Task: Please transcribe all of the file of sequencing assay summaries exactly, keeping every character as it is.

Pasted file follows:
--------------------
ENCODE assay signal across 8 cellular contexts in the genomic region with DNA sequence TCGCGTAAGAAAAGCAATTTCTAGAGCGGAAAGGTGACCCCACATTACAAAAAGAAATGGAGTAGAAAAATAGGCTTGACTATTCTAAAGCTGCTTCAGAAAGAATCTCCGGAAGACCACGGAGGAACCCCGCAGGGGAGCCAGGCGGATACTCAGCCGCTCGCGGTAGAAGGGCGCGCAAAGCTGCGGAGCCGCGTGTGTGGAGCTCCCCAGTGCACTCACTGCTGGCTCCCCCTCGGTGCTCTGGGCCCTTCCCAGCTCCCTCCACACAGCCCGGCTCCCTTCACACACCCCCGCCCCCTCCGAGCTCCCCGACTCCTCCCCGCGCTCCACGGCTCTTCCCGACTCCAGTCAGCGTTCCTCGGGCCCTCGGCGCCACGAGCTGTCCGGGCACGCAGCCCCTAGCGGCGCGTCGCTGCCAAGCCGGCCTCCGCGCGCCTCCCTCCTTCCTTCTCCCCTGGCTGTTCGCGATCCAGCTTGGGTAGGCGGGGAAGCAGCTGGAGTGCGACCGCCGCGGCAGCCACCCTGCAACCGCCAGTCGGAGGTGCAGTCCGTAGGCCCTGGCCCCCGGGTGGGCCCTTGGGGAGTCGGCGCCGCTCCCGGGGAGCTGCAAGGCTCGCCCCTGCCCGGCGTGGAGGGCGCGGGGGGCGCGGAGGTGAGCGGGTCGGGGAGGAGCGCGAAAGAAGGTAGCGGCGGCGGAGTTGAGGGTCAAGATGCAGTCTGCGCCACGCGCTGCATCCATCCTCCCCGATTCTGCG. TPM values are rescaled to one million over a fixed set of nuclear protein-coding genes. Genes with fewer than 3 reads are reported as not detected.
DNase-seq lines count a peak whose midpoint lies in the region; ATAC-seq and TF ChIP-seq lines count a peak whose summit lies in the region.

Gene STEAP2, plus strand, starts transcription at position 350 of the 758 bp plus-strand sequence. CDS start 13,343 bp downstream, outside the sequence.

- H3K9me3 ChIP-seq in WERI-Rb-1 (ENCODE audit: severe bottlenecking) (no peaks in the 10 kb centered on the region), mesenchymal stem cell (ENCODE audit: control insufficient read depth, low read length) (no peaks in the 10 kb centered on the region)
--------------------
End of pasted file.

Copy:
ENCODE assay signal across 8 cellular contexts in the genomic region with DNA sequence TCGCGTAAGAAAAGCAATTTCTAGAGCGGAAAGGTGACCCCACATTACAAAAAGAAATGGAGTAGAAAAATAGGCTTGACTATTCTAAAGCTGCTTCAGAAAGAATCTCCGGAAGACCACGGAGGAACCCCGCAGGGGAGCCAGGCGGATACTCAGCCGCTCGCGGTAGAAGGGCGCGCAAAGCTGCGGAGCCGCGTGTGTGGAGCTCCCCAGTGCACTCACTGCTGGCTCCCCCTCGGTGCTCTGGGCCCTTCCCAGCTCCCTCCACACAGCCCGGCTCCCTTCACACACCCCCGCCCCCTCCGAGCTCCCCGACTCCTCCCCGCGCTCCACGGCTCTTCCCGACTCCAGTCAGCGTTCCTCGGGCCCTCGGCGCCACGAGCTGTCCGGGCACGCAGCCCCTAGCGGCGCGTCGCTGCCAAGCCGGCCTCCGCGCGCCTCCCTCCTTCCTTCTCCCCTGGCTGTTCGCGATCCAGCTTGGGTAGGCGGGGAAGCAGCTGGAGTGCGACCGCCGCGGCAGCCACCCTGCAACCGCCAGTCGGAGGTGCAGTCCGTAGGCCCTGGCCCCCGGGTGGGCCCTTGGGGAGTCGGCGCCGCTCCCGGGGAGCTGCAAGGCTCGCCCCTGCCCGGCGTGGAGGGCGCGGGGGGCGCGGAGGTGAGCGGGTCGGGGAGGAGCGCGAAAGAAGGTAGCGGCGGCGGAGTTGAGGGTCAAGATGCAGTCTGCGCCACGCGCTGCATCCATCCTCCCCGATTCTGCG. TPM values are rescaled to one million over a fixed set of nuclear protein-coding genes. Genes with fewer than 3 reads are reported as not detected.
DNase-seq lines count a peak whose midpoint lies in the region; ATAC-seq and TF ChIP-seq lines count a peak whose summit lies in the region.

Gene STEAP2, plus strand, starts transcription at position 350 of the 758 bp plus-strand sequence. CDS start 13,343 bp downstream, outside the sequence.

- H3K9me3 ChIP-seq in WERI-Rb-1 (ENCODE audit: severe bottlenecking) (no peaks in the 10 kb centered on the region), mesenchymal stem cell (ENCODE audit: control insufficient read depth, low read length) (no peaks in the 10 kb centered on the region)